So, right off the bat let’s come to some sort of agreement as to how I am going to refer to Utawarerumono: Mask Of Truth as we go forward in this review. I can’t even say it let alone type it numerous times to make reference to it, so from here on in Utawarerumono: Mask Of Truth will be referred to as UMT. It is also only right I admit I never played Utawarerumono: Mask of Deception, so I was already on a bit of a back foot. Fans of UMT’s predecessor will know everything there is to know about the game and are no doubt excited by UMT’s release. As an outsider, I struggled slightly with what the game was all about, so I watched some videos and read a few reviews and thought I’d jump in with both feet and give it a bash.

There is a recap of the previous story right at the start of UMT and I found it quite helpful. If you don’t know anything about UMT, or any other game in the series, then basically I don’t want to spoil it for you in case you choose to play it. UMT and the others are very heavily story driven and are presented to you by means of scrolling text which seems to go on forever, or at least until you press the X button to skip. The anime art style is easily recognisable and was an aspect about the game I was a big fan of.

I felt bad for a little while because I have the attention span of a small fish, so reading through countless pages of scrolling text got old very quickly. I’m not taking anything away from the game, and the strong focus on storytelling is maybe something people are interested in, however, the constant skipping of text to voice acting in a different language quickly made my eyes droop and I lost interest. Every time a new character appeared on the screen it sort of refreshed my attention and I was able to pick up where I nodded off. Overall, I thought the voice acting was pretty good, even if I didn’t understand it. It was clear to tell from the acting though what mood the game was in and the well-written text really did paint a solid picture.

UMT is not for everyone and I don’t think you can get more niche if you tried, that being said the story is massive and spread over three games. It’s not all story and text though, there is a very straight forward turn based battle system that is a very welcomed treat after reading page after page of text. The battle system can be tweaked to your own specs too, in the form of switching off animations, etc. which can be handy once you’ve played enough battles and seen all the animations numerous times. This way you can shorten the amount of time battles take to complete.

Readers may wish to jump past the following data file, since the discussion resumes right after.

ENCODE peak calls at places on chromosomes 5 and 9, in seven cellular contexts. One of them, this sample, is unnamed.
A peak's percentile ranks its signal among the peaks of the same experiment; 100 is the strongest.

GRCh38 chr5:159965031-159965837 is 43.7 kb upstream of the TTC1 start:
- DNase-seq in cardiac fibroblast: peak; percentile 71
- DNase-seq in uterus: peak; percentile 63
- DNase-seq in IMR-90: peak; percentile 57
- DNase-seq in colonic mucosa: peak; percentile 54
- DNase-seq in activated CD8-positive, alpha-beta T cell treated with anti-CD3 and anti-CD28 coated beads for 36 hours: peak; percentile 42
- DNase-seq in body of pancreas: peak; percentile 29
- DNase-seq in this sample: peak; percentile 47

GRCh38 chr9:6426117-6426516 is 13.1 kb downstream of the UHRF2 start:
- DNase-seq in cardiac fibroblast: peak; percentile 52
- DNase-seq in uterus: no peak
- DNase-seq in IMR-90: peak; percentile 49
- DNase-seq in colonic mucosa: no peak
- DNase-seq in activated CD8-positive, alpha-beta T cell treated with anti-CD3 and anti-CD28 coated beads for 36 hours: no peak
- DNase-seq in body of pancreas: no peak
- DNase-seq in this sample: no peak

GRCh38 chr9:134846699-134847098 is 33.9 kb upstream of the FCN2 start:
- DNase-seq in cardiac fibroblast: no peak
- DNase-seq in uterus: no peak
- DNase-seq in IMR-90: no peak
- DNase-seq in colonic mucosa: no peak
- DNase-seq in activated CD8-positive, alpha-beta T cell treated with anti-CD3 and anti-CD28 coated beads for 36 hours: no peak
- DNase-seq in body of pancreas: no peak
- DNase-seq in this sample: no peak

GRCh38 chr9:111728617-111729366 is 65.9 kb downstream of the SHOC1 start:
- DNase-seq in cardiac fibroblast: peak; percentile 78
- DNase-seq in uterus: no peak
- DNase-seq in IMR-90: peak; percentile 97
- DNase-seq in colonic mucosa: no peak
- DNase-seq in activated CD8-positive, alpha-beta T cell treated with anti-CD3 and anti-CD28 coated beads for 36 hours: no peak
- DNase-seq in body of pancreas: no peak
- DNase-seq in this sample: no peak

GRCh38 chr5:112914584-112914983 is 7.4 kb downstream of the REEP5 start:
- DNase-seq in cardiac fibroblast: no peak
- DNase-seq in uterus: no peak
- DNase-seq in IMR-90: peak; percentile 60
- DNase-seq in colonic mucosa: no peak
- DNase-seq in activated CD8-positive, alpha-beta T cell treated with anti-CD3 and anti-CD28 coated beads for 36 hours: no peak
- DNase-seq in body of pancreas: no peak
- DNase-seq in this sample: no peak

I’m finding it really hard not to tell you about the story but I really do think if I was to start I wouldn’t stop and would probably pop a spoiler in by mistake. If I can recommend one thing to those who want to play UMT then that’s to start from the first one, jumping in half way through puts you at a massive disadvantage. I was lucky in the sense that there is a load of walkthroughs, etc. on youtube that will help you no end. Whilst Mask of Deception didn’t get much of a western release you won’t have to go far to find a copy.

This visual novel is a bit of an acquired taste, if you have played a game like it before then you know what to expect. I have never played a game like it and to be honest, intially I thought it a welcome change to the fast paced, high octane games we are used to, but maybe not to this depth. The characters are relatable and ,as I mentioned, the art style is superb, although at times it did feel a little wrong, like it was stepping into the realms of hentai! it never did though, thankfully.

I’m not going to be too harsh on UMT and I’m actually going to say give it a go for yourself to make your own judgement. It’s not an easy game to get into but if I’d have started from the beginning then maybe I would have given it more of a chance, but the relentless X button pressing for the first hour of gameplay just spoiled it for me and I had a really difficult time jumping back on the wagon to finish to the game. To be brutal, if I wanted to read a book with pictures I’d buy a comic, not a PS4 game. It is without doubt that the developers put a considerable amount of time into this game and I salute them for doing just that, I do feel however, that it’s for a certain market and it seems that market is quite small.

Thanks to Atlus and Playstation for supporting TiX